Now, in a healthy stock market, the capital gains are going to reflect investment. The stock appreciates because the firm made real investments, which does contribute to GDP via the I component. Including the capital gains in GDP would be double-counting.

Moreover, during a speculative boom, the gains may not reflect real investment. If I buy a stock for $30 today, and the next day it rides a wave of irrational exuberance up to $60, there's nothing real happening there. Including these capital gains in GDP wouldn't be double-counting; it would be counting something that ought not be counted at all.

I'm oversimplifying, of course. In the real world, stock prices are driven by a complex mix of real investment, consumer behavior, investor sentiment, and spread of information. But the basic point---that contributions to capital gains which should be included in GDP are counted elsewhere---remains.

I think focusing on cap gains is missing the point. The dot.com boom boosted employment and thus growth (output). Anyone remember Paul Krugman denying the economy could grow 4% annually, just before it did so four years in a row?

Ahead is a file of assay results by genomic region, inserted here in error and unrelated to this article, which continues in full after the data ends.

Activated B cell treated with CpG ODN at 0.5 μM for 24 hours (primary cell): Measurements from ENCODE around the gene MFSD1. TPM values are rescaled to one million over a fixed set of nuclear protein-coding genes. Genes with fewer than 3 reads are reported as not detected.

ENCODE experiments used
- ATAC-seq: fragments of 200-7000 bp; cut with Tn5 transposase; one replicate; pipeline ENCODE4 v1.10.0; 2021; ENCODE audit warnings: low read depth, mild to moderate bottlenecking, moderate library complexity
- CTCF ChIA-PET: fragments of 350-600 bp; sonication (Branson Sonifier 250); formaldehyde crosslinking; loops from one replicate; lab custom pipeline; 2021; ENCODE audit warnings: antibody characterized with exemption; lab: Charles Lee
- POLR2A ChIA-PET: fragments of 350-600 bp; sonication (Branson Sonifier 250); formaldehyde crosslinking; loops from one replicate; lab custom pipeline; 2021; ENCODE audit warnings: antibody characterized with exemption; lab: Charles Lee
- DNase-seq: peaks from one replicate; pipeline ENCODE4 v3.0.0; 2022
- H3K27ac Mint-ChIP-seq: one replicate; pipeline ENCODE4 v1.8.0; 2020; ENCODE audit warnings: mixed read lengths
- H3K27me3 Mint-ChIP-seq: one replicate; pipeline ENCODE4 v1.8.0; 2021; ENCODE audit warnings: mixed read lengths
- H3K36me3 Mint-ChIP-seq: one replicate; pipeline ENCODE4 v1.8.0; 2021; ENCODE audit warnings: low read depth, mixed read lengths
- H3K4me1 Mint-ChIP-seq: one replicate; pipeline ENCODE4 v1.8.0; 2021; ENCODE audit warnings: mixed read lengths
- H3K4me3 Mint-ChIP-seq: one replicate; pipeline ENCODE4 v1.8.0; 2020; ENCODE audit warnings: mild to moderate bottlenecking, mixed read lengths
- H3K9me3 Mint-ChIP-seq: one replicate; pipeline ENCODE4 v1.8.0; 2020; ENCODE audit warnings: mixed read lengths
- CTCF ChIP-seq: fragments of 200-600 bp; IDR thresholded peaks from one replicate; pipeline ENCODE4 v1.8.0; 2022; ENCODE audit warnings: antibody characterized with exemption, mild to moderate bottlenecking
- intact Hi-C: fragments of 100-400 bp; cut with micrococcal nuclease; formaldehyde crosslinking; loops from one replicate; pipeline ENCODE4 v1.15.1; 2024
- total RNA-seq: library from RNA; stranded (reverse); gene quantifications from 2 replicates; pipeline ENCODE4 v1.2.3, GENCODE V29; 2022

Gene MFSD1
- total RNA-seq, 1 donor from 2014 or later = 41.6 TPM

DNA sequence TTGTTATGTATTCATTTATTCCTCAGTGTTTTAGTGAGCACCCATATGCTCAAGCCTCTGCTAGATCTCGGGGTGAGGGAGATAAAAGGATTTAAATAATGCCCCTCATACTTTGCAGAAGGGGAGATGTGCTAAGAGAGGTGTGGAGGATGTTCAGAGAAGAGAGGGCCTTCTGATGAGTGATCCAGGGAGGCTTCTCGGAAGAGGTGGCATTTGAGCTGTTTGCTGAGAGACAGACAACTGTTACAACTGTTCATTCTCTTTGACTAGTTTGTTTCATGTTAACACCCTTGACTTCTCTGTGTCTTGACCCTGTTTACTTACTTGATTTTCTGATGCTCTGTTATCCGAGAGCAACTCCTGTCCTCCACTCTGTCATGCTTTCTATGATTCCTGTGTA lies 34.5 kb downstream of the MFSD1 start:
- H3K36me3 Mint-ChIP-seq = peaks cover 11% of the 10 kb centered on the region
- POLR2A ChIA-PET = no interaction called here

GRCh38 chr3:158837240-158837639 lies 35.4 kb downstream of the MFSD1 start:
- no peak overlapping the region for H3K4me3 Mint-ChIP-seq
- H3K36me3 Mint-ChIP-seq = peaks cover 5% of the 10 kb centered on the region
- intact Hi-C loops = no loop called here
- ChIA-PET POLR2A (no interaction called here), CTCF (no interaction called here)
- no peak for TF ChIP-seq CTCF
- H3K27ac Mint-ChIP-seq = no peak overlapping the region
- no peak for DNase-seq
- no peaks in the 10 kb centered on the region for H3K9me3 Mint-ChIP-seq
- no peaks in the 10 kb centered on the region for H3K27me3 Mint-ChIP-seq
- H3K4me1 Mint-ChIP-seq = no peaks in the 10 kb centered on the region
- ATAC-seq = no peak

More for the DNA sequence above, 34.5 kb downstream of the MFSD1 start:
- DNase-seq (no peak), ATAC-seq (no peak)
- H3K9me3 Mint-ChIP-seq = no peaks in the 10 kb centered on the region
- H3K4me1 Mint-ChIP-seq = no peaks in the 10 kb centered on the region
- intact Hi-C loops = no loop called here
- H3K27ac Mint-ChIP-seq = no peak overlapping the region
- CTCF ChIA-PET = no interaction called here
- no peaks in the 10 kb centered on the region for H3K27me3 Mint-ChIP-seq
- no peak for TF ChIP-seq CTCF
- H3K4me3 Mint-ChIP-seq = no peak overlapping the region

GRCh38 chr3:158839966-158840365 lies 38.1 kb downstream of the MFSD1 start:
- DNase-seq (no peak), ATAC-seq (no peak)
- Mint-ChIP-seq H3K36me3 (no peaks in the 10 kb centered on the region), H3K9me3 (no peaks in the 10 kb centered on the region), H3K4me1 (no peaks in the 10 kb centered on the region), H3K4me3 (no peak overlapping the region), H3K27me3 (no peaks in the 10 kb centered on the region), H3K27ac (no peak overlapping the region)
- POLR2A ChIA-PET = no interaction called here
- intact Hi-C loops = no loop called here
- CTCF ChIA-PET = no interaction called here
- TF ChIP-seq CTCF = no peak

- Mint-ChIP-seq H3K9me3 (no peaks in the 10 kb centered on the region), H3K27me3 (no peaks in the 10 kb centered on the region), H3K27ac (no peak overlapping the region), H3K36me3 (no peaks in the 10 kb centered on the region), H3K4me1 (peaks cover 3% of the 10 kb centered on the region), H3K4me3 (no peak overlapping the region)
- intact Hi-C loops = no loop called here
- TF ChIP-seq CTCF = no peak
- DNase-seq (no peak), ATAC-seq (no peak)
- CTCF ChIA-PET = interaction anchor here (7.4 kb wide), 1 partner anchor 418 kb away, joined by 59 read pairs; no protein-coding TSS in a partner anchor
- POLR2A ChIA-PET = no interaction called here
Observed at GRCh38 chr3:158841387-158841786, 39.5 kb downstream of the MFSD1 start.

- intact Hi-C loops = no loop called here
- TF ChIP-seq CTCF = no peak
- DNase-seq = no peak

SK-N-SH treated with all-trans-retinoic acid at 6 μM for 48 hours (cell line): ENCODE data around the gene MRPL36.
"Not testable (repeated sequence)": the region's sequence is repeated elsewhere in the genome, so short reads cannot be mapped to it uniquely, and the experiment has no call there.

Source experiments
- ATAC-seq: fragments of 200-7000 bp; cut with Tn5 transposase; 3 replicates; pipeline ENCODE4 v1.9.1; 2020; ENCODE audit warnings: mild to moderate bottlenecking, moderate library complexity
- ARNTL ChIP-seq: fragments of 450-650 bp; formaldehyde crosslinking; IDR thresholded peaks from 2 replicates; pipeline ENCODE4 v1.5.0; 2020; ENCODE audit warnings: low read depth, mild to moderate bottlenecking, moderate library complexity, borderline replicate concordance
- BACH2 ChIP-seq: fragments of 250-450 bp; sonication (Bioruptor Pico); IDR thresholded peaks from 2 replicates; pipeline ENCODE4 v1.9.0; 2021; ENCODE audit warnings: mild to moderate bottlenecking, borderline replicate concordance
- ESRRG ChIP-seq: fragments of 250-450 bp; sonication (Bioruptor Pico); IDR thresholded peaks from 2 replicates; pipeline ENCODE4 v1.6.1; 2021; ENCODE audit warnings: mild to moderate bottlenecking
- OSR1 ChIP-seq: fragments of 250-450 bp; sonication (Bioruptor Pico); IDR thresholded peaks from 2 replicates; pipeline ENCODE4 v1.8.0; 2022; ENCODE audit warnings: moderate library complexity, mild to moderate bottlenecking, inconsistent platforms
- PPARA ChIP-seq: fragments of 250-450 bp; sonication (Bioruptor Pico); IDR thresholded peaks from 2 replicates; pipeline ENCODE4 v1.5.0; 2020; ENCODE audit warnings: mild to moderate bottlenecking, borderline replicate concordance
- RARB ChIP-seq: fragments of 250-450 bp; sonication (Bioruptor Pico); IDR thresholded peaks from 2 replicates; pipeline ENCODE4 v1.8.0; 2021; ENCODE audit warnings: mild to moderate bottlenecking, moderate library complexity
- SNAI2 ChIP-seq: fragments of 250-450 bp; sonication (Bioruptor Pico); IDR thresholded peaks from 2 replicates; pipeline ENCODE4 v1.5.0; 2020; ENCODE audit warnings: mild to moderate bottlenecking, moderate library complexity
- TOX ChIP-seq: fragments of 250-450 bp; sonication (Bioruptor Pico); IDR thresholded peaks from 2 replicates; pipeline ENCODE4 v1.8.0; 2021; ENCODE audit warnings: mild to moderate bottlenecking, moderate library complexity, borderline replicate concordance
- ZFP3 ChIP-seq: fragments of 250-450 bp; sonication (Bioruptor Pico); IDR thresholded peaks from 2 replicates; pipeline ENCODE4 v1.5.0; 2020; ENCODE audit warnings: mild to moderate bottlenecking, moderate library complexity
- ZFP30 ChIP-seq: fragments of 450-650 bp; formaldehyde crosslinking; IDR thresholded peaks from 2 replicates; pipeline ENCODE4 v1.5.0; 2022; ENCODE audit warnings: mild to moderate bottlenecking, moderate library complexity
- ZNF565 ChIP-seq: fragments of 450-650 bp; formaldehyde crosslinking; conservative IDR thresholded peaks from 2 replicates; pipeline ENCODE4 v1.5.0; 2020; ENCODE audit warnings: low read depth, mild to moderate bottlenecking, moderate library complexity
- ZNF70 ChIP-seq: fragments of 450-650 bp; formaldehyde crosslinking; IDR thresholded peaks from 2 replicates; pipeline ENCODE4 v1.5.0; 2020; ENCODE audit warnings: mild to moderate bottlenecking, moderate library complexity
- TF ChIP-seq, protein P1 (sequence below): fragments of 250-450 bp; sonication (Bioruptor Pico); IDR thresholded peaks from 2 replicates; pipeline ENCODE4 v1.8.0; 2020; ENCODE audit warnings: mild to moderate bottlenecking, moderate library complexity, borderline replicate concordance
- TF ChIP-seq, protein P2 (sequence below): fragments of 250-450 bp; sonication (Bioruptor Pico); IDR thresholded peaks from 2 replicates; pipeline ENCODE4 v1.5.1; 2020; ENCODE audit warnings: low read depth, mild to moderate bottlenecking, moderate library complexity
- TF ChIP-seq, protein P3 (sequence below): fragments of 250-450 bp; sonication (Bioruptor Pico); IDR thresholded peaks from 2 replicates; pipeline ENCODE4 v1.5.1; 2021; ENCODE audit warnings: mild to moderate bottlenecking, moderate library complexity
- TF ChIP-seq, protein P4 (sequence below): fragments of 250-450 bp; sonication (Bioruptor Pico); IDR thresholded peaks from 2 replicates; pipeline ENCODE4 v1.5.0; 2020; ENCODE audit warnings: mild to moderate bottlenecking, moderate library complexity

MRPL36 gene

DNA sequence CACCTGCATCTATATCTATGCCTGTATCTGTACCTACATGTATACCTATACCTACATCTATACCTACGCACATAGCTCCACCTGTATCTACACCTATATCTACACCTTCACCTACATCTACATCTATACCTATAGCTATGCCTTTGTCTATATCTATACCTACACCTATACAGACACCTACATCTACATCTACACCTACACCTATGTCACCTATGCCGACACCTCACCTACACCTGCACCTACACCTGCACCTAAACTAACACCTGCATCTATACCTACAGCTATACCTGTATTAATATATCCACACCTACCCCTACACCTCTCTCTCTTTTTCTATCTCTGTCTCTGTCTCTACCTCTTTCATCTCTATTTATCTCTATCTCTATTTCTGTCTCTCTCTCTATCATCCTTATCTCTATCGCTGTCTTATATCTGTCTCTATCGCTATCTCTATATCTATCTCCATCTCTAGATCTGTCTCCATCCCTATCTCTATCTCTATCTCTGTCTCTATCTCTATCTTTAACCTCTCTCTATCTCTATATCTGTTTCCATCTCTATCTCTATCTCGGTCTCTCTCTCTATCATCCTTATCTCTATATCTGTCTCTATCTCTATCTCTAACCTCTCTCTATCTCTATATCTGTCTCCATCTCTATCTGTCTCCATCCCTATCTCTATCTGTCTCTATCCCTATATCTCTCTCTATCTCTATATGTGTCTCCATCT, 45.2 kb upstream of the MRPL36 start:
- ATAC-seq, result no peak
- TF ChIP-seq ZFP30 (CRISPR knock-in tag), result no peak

The Budget Reform Act of 1990 had constrained the growth in Federal spending (thank you, Phil Gramm), otherwise the politicians would have been happy to spend even more when we had the surprising boom of the late 1990s.

According to this site, 1990 GDP was $5,800B. With Federal spending of $1,253B, that comes to 21.6%.

In 2000, the figure for GDP is, $9,952B, which is an increase of about 72% from 1990. Spending went up to $1,789B, an increase of about 43%.

Scott Gustafson writes:

The Information processing equipment and software component of real gross private domestic investment grew from $138.4B in '95Q1 to $403.4B in '01Q1. It then fell to $369.6B in '02Q1 before continuing its upward march.

That's in increase in capital expenditures of $270B in 6 years. Said another way, real expenditures tripled in 6 years.

That's a big increase, but how much is it compared to total government expenditure growth?

Mr. Econotarian writes:

Keep in mind that Federal government is just one type of government spending. States & localities have raised their spending on schools (pensions) and health care dramatically over the last 25 years.

Costard writes:
"The major effect of the dot.com boom was to boost capital gains."

It makes no sense to talk about the "effect" of something you haven't yet defined. If the rise in capital gains was not the cause but the effect, then what caused it? Please clarify what you're talking about -- and then try to argue its effect on GDP.